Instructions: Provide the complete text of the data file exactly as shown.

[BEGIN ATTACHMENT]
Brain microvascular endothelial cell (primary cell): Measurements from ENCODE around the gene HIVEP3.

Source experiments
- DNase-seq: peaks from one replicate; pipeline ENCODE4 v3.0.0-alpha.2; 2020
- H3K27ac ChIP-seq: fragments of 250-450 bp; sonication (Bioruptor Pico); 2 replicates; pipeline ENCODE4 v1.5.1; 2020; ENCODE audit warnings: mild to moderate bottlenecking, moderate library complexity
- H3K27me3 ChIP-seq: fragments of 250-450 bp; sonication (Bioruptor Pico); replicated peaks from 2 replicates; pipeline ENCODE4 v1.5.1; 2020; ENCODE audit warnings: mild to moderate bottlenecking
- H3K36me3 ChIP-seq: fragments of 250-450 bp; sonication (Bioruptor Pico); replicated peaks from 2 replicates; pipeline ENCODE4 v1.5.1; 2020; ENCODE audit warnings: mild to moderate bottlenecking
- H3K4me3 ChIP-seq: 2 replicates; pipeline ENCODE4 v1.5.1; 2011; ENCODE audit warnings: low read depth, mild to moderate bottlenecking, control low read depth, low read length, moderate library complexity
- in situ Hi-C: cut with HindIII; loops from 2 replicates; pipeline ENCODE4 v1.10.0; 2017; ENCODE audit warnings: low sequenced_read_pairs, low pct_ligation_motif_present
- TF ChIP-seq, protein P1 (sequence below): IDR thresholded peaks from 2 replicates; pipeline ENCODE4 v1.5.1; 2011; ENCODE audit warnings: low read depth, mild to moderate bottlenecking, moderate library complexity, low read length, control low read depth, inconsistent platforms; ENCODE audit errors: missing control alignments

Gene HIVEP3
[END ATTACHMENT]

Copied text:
Brain microvascular endothelial cell (primary cell): Measurements from ENCODE around the gene HIVEP3.

Source experiments
- DNase-seq: peaks from one replicate; pipeline ENCODE4 v3.0.0-alpha.2; 2020
- H3K27ac ChIP-seq: fragments of 250-450 bp; sonication (Bioruptor Pico); 2 replicates; pipeline ENCODE4 v1.5.1; 2020; ENCODE audit warnings: mild to moderate bottlenecking, moderate library complexity
- H3K27me3 ChIP-seq: fragments of 250-450 bp; sonication (Bioruptor Pico); replicated peaks from 2 replicates; pipeline ENCODE4 v1.5.1; 2020; ENCODE audit warnings: mild to moderate bottlenecking
- H3K36me3 ChIP-seq: fragments of 250-450 bp; sonication (Bioruptor Pico); replicated peaks from 2 replicates; pipeline ENCODE4 v1.5.1; 2020; ENCODE audit warnings: mild to moderate bottlenecking
- H3K4me3 ChIP-seq: 2 replicates; pipeline ENCODE4 v1.5.1; 2011; ENCODE audit warnings: low read depth, mild to moderate bottlenecking, control low read depth, low read length, moderate library complexity
- in situ Hi-C: cut with HindIII; loops from 2 replicates; pipeline ENCODE4 v1.10.0; 2017; ENCODE audit warnings: low sequenced_read_pairs, low pct_ligation_motif_present
- TF ChIP-seq, protein P1 (sequence below): IDR thresholded peaks from 2 replicates; pipeline ENCODE4 v1.5.1; 2011; ENCODE audit warnings: low read depth, mild to moderate bottlenecking, moderate library complexity, low read length, control low read depth, inconsistent platforms; ENCODE audit errors: missing control alignments

Gene HIVEP3